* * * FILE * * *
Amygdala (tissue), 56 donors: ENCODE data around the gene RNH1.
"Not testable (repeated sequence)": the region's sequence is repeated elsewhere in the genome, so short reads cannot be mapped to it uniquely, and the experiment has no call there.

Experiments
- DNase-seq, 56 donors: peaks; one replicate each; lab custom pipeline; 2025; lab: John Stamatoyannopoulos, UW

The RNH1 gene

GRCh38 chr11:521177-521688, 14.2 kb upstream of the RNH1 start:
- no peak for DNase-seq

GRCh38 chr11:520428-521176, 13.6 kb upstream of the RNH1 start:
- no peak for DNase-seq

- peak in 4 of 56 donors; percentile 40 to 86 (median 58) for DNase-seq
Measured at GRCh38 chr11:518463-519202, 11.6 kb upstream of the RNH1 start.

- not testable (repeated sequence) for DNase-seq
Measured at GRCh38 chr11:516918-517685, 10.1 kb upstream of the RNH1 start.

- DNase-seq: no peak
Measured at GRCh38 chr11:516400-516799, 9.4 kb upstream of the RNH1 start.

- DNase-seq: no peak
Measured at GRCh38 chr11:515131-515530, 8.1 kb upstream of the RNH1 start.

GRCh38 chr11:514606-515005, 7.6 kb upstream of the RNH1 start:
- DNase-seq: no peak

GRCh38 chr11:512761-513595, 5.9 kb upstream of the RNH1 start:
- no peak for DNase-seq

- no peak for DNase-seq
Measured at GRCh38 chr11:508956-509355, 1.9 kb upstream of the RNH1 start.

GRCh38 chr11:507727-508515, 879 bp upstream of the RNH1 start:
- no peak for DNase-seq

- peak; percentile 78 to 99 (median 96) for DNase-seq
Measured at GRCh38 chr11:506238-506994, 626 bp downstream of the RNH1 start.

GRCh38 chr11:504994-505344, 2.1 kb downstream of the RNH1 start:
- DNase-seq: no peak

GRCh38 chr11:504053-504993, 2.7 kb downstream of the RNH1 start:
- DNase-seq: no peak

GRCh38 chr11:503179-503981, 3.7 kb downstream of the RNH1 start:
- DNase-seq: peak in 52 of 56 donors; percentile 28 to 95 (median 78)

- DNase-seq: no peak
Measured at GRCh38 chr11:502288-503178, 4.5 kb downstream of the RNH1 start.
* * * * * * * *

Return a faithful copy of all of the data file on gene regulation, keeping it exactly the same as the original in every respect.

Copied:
Amygdala (tissue), 56 donors: ENCODE data around the gene RNH1.
"Not testable (repeated sequence)": the region's sequence is repeated elsewhere in the genome, so short reads cannot be mapped to it uniquely, and the experiment has no call there.

Experiments
- DNase-seq, 56 donors: peaks; one replicate each; lab custom pipeline; 2025; lab: John Stamatoyannopoulos, UW

The RNH1 gene

GRCh38 chr11:521177-521688, 14.2 kb upstream of the RNH1 start:
- no peak for DNase-seq

GRCh38 chr11:520428-521176, 13.6 kb upstream of the RNH1 start:
- no peak for DNase-seq

- peak in 4 of 56 donors; percentile 40 to 86 (median 58) for DNase-seq
Measured at GRCh38 chr11:518463-519202, 11.6 kb upstream of the RNH1 start.

- not testable (repeated sequence) for DNase-seq
Measured at GRCh38 chr11:516918-517685, 10.1 kb upstream of the RNH1 start.

- DNase-seq: no peak
Measured at GRCh38 chr11:516400-516799, 9.4 kb upstream of the RNH1 start.

- DNase-seq: no peak
Measured at GRCh38 chr11:515131-515530, 8.1 kb upstream of the RNH1 start.

GRCh38 chr11:514606-515005, 7.6 kb upstream of the RNH1 start:
- DNase-seq: no peak

GRCh38 chr11:512761-513595, 5.9 kb upstream of the RNH1 start:
- no peak for DNase-seq

- no peak for DNase-seq
Measured at GRCh38 chr11:508956-509355, 1.9 kb upstream of the RNH1 start.

GRCh38 chr11:507727-508515, 879 bp upstream of the RNH1 start:
- no peak for DNase-seq

- peak; percentile 78 to 99 (median 96) for DNase-seq
Measured at GRCh38 chr11:506238-506994, 626 bp downstream of the RNH1 start.

GRCh38 chr11:504994-505344, 2.1 kb downstream of the RNH1 start:
- DNase-seq: no peak

GRCh38 chr11:504053-504993, 2.7 kb downstream of the RNH1 start:
- DNase-seq: no peak

GRCh38 chr11:503179-503981, 3.7 kb downstream of the RNH1 start:
- DNase-seq: peak in 52 of 56 donors; percentile 28 to 95 (median 78)

- DNase-seq: no peak
Measured at GRCh38 chr11:502288-503178, 4.5 kb downstream of the RNH1 start.